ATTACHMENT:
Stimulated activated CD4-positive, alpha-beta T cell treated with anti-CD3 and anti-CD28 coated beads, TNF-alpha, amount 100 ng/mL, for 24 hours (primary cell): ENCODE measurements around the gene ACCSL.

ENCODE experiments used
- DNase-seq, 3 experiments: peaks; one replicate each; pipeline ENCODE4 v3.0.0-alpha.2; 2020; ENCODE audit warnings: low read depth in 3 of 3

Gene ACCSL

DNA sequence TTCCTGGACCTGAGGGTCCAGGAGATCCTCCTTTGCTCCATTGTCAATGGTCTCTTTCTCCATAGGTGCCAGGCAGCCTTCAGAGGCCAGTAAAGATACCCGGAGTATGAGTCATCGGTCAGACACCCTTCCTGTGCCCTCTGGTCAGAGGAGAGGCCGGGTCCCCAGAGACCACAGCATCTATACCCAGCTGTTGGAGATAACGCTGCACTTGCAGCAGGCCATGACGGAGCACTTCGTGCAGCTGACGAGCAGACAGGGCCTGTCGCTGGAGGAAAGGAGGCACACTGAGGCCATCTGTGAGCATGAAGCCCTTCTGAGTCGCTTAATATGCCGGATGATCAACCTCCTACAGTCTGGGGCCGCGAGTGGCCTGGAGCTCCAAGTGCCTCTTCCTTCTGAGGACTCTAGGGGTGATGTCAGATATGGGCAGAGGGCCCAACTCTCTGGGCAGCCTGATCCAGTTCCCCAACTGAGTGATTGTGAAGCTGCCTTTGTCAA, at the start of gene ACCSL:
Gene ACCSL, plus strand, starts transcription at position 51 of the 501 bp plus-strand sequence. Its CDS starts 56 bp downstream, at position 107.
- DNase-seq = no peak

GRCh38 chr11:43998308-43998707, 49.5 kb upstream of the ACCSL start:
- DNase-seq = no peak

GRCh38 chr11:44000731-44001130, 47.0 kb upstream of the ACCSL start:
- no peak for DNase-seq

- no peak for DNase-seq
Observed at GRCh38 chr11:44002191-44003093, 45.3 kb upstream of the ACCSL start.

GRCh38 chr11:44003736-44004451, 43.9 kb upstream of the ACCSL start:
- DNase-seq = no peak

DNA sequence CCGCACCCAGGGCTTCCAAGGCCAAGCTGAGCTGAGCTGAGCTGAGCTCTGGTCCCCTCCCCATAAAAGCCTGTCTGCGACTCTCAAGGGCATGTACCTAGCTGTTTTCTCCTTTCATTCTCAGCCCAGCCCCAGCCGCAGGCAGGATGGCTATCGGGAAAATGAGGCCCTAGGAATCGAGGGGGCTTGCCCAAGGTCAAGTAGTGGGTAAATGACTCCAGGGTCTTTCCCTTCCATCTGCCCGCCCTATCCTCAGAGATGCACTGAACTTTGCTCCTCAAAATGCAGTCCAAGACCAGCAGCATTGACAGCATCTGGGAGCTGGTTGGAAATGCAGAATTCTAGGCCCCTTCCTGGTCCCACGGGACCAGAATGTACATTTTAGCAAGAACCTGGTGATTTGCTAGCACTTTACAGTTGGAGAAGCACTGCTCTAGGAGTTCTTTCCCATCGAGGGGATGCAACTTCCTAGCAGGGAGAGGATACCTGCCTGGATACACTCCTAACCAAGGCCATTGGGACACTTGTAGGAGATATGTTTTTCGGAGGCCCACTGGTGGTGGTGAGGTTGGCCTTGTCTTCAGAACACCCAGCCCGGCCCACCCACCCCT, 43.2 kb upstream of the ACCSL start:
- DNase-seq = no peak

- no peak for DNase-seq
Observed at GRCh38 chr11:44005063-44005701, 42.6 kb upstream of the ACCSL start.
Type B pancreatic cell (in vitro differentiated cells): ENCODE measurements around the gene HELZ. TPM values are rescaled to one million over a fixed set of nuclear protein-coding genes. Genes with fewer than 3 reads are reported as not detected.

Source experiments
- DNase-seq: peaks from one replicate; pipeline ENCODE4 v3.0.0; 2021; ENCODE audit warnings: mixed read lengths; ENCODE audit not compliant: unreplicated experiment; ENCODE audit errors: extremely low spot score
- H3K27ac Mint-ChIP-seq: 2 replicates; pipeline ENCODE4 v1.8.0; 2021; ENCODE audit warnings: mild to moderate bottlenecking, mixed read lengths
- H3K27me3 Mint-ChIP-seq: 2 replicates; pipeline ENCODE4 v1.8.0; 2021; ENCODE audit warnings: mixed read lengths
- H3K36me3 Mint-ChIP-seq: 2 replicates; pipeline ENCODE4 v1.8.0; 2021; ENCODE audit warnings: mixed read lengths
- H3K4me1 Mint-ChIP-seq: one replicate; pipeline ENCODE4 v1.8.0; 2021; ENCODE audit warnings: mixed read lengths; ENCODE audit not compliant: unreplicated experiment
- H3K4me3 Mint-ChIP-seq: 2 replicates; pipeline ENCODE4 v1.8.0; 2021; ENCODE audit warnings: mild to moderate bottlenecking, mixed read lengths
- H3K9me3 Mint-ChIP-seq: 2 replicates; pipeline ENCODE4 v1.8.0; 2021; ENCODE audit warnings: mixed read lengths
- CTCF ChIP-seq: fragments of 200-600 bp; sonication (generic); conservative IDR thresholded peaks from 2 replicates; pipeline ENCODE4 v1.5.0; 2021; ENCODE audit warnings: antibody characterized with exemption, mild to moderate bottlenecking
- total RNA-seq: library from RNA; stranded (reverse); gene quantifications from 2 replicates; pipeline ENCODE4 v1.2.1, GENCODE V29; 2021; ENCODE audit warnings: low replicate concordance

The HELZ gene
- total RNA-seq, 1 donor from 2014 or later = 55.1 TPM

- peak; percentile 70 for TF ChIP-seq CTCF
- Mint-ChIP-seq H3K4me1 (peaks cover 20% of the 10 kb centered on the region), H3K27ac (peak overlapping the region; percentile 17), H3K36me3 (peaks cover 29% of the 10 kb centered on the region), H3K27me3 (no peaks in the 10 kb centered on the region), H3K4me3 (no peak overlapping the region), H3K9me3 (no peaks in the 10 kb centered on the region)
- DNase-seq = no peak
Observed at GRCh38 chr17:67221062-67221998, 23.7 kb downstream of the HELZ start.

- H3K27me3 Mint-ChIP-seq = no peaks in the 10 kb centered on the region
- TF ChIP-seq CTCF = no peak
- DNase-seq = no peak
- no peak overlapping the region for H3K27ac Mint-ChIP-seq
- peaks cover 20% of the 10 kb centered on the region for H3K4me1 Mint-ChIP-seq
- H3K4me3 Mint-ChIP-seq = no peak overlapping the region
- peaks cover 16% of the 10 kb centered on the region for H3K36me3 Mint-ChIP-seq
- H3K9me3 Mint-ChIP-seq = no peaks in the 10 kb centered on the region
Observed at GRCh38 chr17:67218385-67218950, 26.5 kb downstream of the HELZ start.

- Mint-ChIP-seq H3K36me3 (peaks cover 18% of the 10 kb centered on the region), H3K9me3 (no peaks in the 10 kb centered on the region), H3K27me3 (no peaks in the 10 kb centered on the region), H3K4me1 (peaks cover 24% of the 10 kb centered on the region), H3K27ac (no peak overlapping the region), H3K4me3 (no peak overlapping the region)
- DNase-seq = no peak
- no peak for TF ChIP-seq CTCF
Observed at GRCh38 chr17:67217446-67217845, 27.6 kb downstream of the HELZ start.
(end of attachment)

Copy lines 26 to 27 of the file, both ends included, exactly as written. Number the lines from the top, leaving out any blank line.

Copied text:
- H3K4me1 Mint-ChIP-seq: one replicate; pipeline ENCODE4 v1.8.0; 2021; ENCODE audit warnings: mixed read lengths; ENCODE audit not compliant: unreplicated experiment
- H3K4me3 Mint-ChIP-seq: 2 replicates; pipeline ENCODE4 v1.8.0; 2021; ENCODE audit warnings: mild to moderate bottlenecking, mixed read lengths